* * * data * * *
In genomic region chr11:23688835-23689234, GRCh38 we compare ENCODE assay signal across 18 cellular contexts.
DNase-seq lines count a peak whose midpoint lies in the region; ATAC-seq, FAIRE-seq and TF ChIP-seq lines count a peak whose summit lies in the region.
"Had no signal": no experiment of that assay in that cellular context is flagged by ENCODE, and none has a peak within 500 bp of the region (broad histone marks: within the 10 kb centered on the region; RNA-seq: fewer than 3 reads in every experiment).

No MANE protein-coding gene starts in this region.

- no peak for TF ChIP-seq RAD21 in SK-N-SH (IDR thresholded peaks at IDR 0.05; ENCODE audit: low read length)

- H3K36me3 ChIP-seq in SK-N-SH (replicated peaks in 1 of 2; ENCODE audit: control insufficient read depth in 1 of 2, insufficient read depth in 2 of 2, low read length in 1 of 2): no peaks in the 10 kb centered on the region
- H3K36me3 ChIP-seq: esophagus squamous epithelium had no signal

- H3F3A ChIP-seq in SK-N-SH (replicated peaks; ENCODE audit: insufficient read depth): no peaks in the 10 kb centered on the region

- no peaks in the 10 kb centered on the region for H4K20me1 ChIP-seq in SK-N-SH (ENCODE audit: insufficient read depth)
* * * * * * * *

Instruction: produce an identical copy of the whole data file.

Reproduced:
In genomic region chr11:23688835-23689234, GRCh38 we compare ENCODE assay signal across 18 cellular contexts.
DNase-seq lines count a peak whose midpoint lies in the region; ATAC-seq, FAIRE-seq and TF ChIP-seq lines count a peak whose summit lies in the region.
"Had no signal": no experiment of that assay in that cellular context is flagged by ENCODE, and none has a peak within 500 bp of the region (broad histone marks: within the 10 kb centered on the region; RNA-seq: fewer than 3 reads in every experiment).

No MANE protein-coding gene starts in this region.

- no peak for TF ChIP-seq RAD21 in SK-N-SH (IDR thresholded peaks at IDR 0.05; ENCODE audit: low read length)

- H3K36me3 ChIP-seq in SK-N-SH (replicated peaks in 1 of 2; ENCODE audit: control insufficient read depth in 1 of 2, insufficient read depth in 2 of 2, low read length in 1 of 2): no peaks in the 10 kb centered on the region
- H3K36me3 ChIP-seq: esophagus squamous epithelium had no signal

- H3F3A ChIP-seq in SK-N-SH (replicated peaks; ENCODE audit: insufficient read depth): no peaks in the 10 kb centered on the region

- no peaks in the 10 kb centered on the region for H4K20me1 ChIP-seq in SK-N-SH (ENCODE audit: insufficient read depth)